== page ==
The business world has its own set of criteria. When a large company looking for specialized services puts out a request for quote, they often follow with a series of questions for any prospective vendor—questions ranging from staff size to annual revenue.
But not every industry works that way.
When faced with a potentially serious heart condition, you wouldn't expect a family practitioner to fix the problem—you'd go to a heart specialist.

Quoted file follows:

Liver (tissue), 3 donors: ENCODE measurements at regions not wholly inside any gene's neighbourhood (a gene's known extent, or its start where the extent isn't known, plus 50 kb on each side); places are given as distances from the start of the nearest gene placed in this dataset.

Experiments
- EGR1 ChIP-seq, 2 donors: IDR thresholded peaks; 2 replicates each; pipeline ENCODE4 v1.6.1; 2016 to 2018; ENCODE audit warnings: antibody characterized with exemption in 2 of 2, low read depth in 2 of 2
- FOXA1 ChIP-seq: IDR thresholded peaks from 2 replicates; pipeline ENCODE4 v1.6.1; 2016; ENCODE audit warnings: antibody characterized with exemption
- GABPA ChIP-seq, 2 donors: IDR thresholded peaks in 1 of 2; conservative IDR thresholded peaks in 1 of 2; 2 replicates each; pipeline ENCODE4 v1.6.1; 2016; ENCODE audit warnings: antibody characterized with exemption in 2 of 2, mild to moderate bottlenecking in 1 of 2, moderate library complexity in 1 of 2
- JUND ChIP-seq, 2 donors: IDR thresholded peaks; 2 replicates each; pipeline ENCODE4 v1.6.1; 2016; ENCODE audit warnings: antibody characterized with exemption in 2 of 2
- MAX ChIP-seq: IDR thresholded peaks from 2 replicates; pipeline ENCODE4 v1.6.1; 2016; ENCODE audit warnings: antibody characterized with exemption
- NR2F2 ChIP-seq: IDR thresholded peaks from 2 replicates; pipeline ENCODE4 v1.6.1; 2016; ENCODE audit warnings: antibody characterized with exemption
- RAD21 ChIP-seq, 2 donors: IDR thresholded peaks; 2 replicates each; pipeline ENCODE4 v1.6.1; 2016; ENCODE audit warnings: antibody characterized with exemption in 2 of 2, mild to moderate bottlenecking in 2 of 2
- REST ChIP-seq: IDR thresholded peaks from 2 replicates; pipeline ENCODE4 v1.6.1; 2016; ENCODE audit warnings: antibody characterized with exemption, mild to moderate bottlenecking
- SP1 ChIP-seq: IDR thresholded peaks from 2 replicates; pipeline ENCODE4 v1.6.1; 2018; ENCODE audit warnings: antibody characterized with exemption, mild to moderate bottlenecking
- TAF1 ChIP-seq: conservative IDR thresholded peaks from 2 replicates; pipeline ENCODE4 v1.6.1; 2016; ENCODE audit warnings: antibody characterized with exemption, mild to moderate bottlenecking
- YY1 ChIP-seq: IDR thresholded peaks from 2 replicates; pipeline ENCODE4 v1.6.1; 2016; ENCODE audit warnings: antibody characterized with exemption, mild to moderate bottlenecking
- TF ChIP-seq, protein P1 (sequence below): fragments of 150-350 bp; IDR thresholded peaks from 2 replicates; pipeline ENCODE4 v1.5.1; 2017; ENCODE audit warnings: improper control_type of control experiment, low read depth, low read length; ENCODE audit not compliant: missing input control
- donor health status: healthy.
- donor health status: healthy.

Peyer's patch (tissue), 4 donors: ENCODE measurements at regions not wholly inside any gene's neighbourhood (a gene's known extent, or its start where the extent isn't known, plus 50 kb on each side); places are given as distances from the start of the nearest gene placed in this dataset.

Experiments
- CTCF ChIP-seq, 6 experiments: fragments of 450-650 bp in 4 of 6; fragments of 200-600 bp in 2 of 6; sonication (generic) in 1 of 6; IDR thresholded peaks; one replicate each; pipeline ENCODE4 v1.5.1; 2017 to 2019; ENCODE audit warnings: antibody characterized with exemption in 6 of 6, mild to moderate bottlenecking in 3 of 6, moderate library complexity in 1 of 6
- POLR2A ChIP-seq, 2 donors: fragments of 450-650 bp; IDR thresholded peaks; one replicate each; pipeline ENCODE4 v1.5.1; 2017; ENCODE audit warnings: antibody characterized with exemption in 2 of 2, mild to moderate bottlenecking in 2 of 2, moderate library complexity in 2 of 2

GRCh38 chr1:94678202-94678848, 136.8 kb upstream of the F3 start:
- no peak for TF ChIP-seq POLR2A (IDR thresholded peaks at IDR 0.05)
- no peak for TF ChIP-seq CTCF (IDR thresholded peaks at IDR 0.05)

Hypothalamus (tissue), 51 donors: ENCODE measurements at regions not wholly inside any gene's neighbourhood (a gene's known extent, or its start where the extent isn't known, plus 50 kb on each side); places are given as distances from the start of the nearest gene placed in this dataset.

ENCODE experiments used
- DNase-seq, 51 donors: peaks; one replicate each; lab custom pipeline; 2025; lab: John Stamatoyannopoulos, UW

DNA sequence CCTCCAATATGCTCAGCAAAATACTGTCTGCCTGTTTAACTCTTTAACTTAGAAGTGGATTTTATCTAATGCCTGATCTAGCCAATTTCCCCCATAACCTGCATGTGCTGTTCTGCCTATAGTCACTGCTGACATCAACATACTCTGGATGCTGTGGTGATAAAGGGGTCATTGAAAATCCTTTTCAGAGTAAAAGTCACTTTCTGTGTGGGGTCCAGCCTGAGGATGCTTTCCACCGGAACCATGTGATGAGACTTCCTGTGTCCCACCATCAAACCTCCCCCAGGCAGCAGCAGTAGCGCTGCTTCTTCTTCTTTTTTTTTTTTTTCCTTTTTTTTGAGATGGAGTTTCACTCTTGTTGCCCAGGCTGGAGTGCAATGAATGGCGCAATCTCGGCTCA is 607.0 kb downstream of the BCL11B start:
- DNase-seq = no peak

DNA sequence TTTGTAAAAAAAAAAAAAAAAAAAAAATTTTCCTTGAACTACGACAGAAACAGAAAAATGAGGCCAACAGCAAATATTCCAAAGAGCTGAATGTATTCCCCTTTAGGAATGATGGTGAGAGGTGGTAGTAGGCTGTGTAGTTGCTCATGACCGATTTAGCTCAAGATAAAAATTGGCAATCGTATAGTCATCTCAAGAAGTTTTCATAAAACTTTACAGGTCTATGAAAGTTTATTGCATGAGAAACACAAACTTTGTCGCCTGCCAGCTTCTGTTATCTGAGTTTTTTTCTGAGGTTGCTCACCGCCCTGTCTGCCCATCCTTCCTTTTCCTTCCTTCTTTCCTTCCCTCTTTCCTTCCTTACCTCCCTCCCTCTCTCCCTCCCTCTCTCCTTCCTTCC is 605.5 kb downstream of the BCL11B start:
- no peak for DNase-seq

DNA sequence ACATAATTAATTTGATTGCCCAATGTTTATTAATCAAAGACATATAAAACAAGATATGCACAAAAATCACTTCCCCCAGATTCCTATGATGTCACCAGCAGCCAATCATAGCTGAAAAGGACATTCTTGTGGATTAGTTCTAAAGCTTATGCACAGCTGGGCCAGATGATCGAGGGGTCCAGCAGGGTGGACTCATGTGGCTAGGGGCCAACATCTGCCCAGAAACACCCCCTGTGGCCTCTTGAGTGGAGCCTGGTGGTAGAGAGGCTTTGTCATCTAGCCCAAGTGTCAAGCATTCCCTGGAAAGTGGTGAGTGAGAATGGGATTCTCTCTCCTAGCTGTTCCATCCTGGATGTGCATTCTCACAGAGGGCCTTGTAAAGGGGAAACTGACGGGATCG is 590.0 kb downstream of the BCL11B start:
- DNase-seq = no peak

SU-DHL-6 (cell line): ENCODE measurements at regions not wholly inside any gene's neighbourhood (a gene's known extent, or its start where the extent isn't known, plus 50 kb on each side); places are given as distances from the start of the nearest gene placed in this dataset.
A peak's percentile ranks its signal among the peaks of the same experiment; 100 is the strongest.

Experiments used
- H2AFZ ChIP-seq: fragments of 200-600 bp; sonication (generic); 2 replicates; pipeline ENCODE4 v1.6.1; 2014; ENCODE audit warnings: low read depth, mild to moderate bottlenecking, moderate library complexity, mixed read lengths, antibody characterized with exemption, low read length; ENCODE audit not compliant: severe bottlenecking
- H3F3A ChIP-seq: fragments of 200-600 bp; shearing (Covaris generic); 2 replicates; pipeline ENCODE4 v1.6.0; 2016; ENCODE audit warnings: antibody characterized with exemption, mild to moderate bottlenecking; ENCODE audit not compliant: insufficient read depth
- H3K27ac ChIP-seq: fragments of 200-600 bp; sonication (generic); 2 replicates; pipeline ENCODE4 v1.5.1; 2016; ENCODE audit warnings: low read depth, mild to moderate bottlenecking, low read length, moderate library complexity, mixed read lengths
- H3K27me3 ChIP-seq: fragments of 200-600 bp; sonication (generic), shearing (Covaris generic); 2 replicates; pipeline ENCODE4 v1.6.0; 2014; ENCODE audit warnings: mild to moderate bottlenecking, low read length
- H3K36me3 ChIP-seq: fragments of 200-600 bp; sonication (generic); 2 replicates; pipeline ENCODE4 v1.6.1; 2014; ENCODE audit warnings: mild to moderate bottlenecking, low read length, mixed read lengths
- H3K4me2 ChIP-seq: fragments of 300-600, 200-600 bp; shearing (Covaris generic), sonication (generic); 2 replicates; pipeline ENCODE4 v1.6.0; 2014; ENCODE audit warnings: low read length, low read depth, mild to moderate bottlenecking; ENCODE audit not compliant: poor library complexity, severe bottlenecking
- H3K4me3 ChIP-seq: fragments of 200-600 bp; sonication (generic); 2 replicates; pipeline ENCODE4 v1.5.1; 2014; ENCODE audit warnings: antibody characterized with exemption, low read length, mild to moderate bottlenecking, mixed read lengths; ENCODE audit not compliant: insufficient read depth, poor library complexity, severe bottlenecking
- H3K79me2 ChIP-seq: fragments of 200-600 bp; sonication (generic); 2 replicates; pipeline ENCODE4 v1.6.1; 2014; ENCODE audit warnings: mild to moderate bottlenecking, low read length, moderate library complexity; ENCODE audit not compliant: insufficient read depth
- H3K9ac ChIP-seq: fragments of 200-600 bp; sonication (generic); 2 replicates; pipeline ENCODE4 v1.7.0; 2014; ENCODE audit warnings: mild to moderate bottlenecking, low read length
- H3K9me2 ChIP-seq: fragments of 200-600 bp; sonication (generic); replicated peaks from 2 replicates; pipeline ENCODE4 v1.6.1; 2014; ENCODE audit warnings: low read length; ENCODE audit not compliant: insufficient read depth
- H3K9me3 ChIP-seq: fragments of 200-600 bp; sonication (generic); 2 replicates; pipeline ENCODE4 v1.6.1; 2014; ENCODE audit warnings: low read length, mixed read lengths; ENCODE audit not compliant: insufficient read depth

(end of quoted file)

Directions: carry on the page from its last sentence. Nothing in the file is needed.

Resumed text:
When KTM’s president, Paul Kumler, first experienced tachycardia a few years ago, he was referred to a heart specialist. He recounts that he didn't ask about the number of people in the specialist’s practice, the practice’s average annual revenue, or even the bill rate for services. Instead, Paul wanted to know what the doctor could do to correct the problem and why he was the best. As a patient, he wanted to know that he could trust this medical practitioner to fix the issue.
By contrast, small businesses are often asked a litany of questions about peripheral issues when bidding a contract. Why are the search criteria here so different?
In a recent piece for South Carolina Manufacturing, Paul takes a look at how the specialist approach can change the way businesses interact with each other.